Honeybees Used to Protect Large Trees from Elephant Impact, Says New Study

Date Published

Friday 24 November 2017: Hanging beehives containing African honeybees from the branches of marula trees are highly effective at protecting these trees from elephant impact, a new study has confirmed.

Research, conducted by South African based Elephants Alive and the University of the Witwatersrand, Johannesburg, in partnership with the Elephants and Bees Project of Save the Elephants in Kenya, has discovered that African elephants appear to avoid impacting marula trees containing beehives with African honeybees.

Link to download paper: https://doi.org/10.1016/j.biocon.2017.11.024

Conservation managers in fenced-off protected areas are concerned about the impact that expanding African elephant numbers have on the survival rate of large tree species, necessitating the need for mitigation methods. One such mitigation method, wire-netting, has proven to be successful at increasing trees’ survival rates by preventing elephants from ring-barking these trees. However, wire-netted trees are still vulnerable to other types of elephant impact. This requires researchers to investigate new methods which may be effective at completely deterring elephants from particular large trees.

Building off Save the Elephants’ research on using African honeybees to mitigate elephant impact on crop fields, a new study shows that hanging a combination of both active and dummy (inactive) beehives from the branches of marula trees creates a formidable mitigation method for protecting this keystone species from elephant impact.

“This innovative study demonstrates that there are peaceful means with which we can foster the important ecological linkages between elephants, trees and bees. The bees not only protect the large trees from severe impact but as pollinators they also ensure valuable seed banks for the surrounding landscapes,” said Elephants Alive’s Director and Principle Researcher Dr Michelle Henley. “Elephants are important seed dispersers to marula trees (http://dx.doi.org/10.1111/btp.12423) so protecting selected iconic tree specimens while leaving others, as this study clearly illustrates, will ensure harmonious coexistence amongst three vital ecosystem components.”

The investigation, led by Robin Cook, Elephants Alive researcher studying for his Master of Science degree at the University of the Witwatersrand (Centre for African Ecology), monitored elephant impact on 150 marula trees in a 30 ha experimental plot within Jejane Private Nature Reserve, an associated reserve of the Greater Kruger National Park. The 150 marula trees were subdivided into 50 beehive trees, 50 wire-netted trees, and 50 control (no treatment) trees. For this study, 50 active beehives were brought into Jejane and hung overnight in their 50 respective trees.

Elephant impact on the 150 trees was monitored between December 2015 and September 2016, with the researchers focusing on various elephant impact-types such as bark-stripping, primary and secondary branch breakage, main stem snapping, and uprooting. Dung transects were also carried out in the experimental plot and a neighbouring control plot in an attempt to gain an understanding of the spatial effect that the beehives had on elephant movements.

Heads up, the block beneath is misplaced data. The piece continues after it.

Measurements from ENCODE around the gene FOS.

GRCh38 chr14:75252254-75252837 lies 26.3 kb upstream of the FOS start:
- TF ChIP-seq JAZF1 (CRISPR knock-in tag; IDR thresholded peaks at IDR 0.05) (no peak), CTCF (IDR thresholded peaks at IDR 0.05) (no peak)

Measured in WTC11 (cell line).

The study took place during a severe drought in South Africa and so a feeding regime was pioneered to supplement the honeybees with pollen, nectar, as well as sugar water inside the experimental plot. This feeding regime, along with maintenance costs, led the researchers to further compare the feasibility of the beehive method by focusing on the costs and benefits of the beehive versus wire-netting mitigation-methods.

“Whilst initial installation costs of the beehive method may be relatively high in comparison to wire-netting, there is a possibility of honey production and an additional financial revenue for protected areas which implement this method,” said lead author Robin Cook. “Feeding costs will also be reduced or even eliminated in areas with an abundance of water and flowers for the honeybees to sustain themselves.”

“ This exciting research indicates that beehives could be a valuable ‘tool’ in the toolbox of methods for protecting large trees from elephant impact in fenced-off protected areas” said Dr Lucy King, founder of Save the Elephants’ Elephants and Bees Project, “Particularly as it is a non-lethal method for elephant management. “

Key findings from the study include:

  • Only 2% of trees with beehives received elephant impact, in comparison to 28% wire-netted and 54% control trees.
  • Beehives were more effective than wire-netting at protecting trees from impact.
  • Beehives in trees are effective at protecting the individual tree from elephant impact but do not prevent elephants from impacting neighbouring trees.
  • Beehives were more expensive than wire-netting, and require greater maintenance.
  • For protected areas with logistic and financial resources, beehives can provide a valuable alternative method for protecting large trees from elephant impact.

Thanks to the generous funding of EMS Foundation, the wooden beehives in the experimental plot have been upgraded to a longer-lasting model to ensure that the research will carry on over a longer period of time, with the additional focus on honey production.

The Elephants, Bees and Trees study was recently published online in the journal of Biological Conservation. The full paper will be published in January 2018.

Contact Robin Cook ([email protected]) for more information regarding this research project.

For more information see: